Board Layout



AOpen designed a very well laid out board with all major connections easily reached. The board is lacking most clearance issues and was very easy to install in a mid-size ATX case. The board features an excellent voltage regulator power design along with Rubycon capacitors that yielded superb stability and overclocking results. Here's an enhanced close-up of the capacitors area.



The DIMM module slots' color coordination is correct for dual channel setup based upon the premise of utilizing different colors for each memory bank. The memory modules are easy to install with a full size video card placed in the first PCI Express X16 slot. The 24-pin ATX power connector is located along the upper edge of the board and below the memory modules.



The Intel IDE port connector is the blue IDE socket located along the edge of the board and to the right of the memory modules. This port did not present any connection issues in our mid-size ATX case. The system and Northbridge fan headers are located above the IDE1 port and to the left of the Intel SATA ports.

The four Intel SATA ports are a reddish-pink color and are conveniently located below the Intel ICH7 Southbridge. The SATA ports feature the newer clamp and latch design. We found the positioning of the SATA ports to be excellent when utilizing the PCI-E slots or the Intel IDE port connector. The Intel ICH7 Southbridge does not require a heatsink in this application.



The two yellow IDE port connectors are provide by the ITE chip and are located below the Intel SATA ports. These ports did not present any connection issues in our mid-size ATX case although they could potentially interfere with the SATA ports or might cause a cable length issue in full size ATX cases.

The black floppy drive connector is positioned below the ITE IDE ports. The location of this connector is not ideal and actually the whole point of having a floppy drive connector is becoming moot with the wide spread availability of USB floppy or flash drives along with BIOS support for boot purposes.

The blue IR port is located below the floppy drive connector and above the battery. This connector is required for the Remote Control unit. Take note of the yellow jumpers; if they are not installed correctly the Remote Control unit will not operate correctly. The jumper configuration is not mentioned in the manual.

The nine pins on the black plastic base provide an additional IEEE-1394 connector; this connection is located to the left of the two additional blue USB connectors - not to be confused with the blue IR connection. The chassis panel connections are located at the bottom edge of the board below the battery. AOpen also provides onboard reset and power buttons, a feature that is greatly appreciated and very useful for boards not in a case. Last and actually least used is the clear CMOS jumper block that is a traditional jumper design located below the Intel ICH7 and to the left of the ITE IDE connectors. We did not utilize this jumper throughout our two weeks of testing this board and AOpen should be commended for their BIOS self recovery system and general board stability.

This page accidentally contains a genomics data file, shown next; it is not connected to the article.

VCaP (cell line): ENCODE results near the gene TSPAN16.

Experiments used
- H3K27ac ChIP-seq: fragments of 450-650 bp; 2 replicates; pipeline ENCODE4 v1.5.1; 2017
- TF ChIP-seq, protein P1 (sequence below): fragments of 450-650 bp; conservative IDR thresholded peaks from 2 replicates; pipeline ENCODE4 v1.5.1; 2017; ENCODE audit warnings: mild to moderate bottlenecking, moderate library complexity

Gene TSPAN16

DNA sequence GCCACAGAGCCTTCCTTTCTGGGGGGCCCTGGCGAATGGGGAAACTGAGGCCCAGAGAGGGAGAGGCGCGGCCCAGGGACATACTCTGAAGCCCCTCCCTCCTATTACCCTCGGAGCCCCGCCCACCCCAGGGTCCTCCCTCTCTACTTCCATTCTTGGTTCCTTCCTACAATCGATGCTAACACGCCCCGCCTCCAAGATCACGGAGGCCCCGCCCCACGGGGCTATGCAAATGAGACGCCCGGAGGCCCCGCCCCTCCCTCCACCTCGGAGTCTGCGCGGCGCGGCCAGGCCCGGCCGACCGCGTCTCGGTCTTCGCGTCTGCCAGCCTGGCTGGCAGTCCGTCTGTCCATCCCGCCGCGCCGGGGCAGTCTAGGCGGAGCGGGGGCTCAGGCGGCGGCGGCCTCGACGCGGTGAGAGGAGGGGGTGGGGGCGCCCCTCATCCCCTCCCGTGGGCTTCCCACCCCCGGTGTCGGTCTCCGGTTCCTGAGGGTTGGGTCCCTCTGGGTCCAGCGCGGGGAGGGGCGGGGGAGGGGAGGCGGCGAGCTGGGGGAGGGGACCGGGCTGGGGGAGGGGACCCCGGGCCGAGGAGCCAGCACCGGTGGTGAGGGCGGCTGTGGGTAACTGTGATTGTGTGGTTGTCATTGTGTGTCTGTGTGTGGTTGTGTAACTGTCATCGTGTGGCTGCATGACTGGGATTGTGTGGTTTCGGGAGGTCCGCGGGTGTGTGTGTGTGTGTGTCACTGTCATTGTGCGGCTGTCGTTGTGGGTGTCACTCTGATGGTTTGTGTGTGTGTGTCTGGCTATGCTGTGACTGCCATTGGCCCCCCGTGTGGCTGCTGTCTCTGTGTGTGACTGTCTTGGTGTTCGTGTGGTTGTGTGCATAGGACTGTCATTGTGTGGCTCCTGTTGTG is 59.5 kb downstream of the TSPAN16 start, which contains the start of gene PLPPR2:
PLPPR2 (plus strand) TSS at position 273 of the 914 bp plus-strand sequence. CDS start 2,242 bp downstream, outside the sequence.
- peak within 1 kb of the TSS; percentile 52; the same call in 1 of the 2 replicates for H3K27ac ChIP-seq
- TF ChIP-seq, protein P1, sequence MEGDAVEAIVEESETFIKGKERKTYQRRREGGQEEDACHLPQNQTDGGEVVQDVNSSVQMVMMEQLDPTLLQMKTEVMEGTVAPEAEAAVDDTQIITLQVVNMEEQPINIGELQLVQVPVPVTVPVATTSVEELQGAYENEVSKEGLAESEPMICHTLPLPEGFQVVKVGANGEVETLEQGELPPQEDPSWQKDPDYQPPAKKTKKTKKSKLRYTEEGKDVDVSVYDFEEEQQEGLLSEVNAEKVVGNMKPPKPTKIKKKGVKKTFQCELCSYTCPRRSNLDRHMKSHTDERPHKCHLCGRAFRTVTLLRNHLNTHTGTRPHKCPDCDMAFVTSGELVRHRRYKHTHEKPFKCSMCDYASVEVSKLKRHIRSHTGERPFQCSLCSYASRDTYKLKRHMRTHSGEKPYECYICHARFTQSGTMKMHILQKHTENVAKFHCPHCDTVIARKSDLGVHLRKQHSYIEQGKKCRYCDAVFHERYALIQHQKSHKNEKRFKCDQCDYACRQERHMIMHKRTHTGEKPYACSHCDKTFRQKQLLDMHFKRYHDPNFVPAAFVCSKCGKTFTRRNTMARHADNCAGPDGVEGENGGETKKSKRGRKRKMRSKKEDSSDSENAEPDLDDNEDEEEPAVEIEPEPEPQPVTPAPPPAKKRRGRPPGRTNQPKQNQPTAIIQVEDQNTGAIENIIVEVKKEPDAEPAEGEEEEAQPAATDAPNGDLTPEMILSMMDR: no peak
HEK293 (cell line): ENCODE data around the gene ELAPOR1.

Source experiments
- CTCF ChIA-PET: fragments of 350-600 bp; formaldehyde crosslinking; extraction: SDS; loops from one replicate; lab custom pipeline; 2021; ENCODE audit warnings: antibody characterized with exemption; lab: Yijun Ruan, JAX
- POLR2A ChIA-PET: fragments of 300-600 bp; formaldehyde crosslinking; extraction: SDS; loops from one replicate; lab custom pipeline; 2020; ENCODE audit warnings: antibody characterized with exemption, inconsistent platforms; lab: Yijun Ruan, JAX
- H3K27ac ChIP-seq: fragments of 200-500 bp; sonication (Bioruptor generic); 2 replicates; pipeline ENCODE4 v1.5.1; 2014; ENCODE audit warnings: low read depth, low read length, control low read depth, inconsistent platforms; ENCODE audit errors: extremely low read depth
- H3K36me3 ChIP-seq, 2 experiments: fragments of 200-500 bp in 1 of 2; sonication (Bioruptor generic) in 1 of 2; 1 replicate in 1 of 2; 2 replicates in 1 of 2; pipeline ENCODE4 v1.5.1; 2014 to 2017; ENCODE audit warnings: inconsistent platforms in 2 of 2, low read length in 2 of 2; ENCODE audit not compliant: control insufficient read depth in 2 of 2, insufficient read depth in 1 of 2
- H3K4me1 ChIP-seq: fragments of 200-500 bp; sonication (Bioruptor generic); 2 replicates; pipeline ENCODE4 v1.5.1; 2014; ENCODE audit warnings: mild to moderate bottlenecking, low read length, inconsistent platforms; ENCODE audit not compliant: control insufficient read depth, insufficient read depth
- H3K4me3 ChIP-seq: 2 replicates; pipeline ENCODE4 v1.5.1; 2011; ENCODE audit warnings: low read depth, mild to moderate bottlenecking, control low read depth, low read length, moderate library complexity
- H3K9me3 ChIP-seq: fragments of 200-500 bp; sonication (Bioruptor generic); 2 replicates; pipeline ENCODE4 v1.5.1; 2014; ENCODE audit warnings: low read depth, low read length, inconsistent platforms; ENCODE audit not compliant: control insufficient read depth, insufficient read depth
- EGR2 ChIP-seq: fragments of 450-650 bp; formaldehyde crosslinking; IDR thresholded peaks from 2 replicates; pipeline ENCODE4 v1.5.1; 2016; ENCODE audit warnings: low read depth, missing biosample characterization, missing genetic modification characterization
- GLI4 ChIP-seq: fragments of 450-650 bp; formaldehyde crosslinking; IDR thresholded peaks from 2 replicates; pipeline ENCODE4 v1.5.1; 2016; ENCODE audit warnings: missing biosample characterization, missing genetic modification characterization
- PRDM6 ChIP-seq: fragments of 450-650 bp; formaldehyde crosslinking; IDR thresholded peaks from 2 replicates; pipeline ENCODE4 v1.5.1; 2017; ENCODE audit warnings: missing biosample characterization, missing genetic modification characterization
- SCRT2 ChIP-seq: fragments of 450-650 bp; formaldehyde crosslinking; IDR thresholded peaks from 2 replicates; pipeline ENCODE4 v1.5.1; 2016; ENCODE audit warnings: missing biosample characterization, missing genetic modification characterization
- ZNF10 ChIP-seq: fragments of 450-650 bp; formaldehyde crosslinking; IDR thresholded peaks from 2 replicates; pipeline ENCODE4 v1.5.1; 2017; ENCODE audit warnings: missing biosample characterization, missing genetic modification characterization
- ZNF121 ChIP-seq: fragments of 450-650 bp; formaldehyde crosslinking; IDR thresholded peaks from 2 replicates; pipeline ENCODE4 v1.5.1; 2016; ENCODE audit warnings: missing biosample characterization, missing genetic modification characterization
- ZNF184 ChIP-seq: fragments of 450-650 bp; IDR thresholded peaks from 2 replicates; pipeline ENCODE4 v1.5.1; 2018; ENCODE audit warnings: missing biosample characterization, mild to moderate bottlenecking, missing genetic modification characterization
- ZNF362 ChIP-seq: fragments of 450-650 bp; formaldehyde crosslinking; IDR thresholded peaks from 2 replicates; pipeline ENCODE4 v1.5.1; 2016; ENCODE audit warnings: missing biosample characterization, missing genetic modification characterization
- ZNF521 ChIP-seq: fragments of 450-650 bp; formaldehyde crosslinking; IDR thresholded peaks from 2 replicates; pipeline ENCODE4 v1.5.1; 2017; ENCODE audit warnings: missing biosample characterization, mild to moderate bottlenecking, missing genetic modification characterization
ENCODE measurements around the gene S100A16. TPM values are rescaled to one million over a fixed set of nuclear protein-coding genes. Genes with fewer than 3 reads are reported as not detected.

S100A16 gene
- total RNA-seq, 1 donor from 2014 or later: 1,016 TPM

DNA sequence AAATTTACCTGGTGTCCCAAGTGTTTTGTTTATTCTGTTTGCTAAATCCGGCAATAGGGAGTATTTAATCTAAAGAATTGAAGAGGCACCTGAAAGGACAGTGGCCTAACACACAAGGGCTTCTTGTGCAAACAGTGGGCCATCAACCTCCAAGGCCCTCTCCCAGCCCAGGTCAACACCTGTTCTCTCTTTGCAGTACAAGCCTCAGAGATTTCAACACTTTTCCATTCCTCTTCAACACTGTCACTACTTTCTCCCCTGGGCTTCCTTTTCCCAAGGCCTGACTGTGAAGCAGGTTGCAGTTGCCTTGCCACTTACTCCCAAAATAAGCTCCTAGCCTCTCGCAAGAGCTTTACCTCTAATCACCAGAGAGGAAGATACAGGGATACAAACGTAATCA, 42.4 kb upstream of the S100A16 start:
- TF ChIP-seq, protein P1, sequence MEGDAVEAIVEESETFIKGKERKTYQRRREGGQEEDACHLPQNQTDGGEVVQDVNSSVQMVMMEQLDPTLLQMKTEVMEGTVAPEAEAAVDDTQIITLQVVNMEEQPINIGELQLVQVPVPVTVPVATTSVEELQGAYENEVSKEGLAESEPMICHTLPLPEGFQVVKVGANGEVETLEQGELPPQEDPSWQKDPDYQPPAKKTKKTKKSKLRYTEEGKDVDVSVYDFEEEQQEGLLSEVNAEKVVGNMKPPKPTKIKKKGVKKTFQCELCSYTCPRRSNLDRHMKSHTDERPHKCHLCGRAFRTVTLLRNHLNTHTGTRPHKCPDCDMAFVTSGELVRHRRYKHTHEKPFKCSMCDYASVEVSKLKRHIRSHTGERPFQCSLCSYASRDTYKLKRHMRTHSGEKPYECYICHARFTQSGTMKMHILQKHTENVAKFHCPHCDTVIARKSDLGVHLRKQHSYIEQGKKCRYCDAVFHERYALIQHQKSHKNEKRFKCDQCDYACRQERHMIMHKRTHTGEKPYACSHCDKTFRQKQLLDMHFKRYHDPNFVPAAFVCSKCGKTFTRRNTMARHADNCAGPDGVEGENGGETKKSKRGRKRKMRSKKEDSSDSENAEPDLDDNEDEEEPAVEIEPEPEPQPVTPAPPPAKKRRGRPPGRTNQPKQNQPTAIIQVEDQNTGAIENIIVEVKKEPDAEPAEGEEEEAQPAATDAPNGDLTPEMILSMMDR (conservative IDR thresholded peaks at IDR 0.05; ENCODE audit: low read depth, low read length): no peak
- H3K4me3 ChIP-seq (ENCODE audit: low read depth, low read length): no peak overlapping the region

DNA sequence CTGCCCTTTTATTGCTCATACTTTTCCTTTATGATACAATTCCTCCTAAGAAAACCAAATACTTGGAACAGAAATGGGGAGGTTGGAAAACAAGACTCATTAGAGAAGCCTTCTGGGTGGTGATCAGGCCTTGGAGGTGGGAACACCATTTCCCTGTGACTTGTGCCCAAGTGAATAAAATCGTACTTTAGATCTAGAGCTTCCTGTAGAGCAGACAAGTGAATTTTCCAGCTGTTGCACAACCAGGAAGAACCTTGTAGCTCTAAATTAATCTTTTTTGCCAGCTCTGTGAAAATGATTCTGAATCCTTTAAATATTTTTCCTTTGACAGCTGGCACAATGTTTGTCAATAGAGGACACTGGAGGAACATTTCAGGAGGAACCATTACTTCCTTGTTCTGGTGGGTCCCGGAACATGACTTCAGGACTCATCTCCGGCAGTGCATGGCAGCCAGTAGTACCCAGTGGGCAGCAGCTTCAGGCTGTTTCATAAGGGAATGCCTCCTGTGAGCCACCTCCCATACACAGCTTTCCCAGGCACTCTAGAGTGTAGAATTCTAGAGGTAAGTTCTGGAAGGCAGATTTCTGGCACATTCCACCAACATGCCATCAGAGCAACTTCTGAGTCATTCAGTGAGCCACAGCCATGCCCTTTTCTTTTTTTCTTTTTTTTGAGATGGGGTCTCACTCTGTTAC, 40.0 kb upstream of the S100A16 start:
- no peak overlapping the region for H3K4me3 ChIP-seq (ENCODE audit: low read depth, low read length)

The board comes with (2) physical PCI Express X16 connectors, (2) PCI Express X1 connectors, and (2) PCI 2.3 connectors. The layout of this design offers a good balance of expansion slots for a mainstream board while providing excellent clearance space for card utilization. AOpen designed a two slot opening between the first X16 PCI-E connector and the first X1 PCI-E connector, allowing you to utilize the X1 connector with a dual slot cooling system.

The primary PCI Express X16 connector is located to the far left of the slot areas. The first PCI Express X1 connector is located next, followed by the secondary PCI Express X16 connector. The second PCE Express X1 connector is next, and then last are the (2) PCI slots. Although there are two physical X16 connectors available on the board, they operate in X8 PCI-E mode in multi-GPU or CrossFire mode.

We did not have any issues installing our EVGA 7900GTX 512MB or ATI X1900XTX video cards in the first or second X16 PCI Express slots. A dual slot card located in the second X16 connector will physically render the second PCI Express X1 slot useless. There were no issues utilizing this slot with video cards containing single slot cooling systems.